The Evolution of Self-Help
This book examines the institutionalization of self-help in the United States using organizational and social movement theories. Looking at a fifty-year period, Archibald charts the formation and dissolution of over 500 medical, academic, and popular organizations. He explores the ways in which the marginal practices of sufferers of chronic conditions like Parkinson’s or alcoholism became the common solution for all manner of medical, behavioral, and psychological problems.
Matthew E. Archibald is Assistant Professor of Sociology, Emory University.
“Archibald has quantitatively estimated the legitimacy of self-help organizations via a comprehensive, careful, and original examination of medical, academic, popular, and political opinion on these groups (in newspapers, journals, and congressional hearings), and analyzed competition for resources among the groups utilizing all of these data. This book is a very relevant reference tool for anyone interested in the phenomenon of self-help in the U.S.”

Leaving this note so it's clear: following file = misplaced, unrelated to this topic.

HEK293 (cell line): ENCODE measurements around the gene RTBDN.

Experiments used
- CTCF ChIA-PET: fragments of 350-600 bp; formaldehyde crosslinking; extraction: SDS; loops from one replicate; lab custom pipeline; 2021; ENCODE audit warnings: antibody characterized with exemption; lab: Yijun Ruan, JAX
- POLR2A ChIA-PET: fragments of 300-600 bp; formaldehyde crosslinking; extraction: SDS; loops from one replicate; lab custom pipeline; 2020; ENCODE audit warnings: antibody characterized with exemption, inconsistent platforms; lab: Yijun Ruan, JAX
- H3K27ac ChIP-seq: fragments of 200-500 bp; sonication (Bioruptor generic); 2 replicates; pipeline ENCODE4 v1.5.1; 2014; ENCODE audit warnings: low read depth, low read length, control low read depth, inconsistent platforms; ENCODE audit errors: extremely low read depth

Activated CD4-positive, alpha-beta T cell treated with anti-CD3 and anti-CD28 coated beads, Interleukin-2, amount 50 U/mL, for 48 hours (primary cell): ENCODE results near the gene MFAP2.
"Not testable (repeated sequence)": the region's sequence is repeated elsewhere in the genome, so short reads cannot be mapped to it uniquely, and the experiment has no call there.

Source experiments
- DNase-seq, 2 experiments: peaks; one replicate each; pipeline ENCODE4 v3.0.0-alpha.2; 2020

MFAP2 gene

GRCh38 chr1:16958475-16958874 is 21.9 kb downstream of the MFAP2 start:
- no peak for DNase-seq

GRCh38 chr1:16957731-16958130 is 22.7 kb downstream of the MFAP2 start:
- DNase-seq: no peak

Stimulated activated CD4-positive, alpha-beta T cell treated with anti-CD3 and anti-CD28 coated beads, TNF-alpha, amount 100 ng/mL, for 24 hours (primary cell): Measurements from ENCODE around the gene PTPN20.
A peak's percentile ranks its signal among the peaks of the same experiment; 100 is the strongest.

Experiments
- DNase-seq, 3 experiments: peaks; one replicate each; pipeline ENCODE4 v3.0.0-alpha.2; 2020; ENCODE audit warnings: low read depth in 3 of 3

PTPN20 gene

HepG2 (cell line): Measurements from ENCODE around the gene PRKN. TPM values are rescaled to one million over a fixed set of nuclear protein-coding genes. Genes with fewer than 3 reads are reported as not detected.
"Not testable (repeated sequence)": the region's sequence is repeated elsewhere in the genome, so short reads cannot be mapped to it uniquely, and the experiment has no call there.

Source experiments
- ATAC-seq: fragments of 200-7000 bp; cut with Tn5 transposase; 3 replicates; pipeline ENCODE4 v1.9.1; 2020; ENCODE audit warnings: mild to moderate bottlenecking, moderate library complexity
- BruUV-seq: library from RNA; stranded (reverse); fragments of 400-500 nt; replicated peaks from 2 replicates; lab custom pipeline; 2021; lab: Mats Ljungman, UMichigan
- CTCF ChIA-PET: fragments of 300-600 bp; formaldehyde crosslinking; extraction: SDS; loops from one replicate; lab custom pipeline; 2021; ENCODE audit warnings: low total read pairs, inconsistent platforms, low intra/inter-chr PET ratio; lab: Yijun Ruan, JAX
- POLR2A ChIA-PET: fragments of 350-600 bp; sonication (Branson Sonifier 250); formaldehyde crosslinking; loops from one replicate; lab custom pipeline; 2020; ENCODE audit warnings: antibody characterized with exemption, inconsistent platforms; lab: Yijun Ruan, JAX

The Demography of Self-Help * Defining Self-Help: How Does a Movement become an Institution? * From Small Beginnings: Growth and Diversification * Legitimation: The Paradox of Public Recognition of Self-Help * The Evolution of Public Recognition and Its Consequences * Resources: How Competition Selects Only the Fittest Organizations * Conclusion and Future Directions
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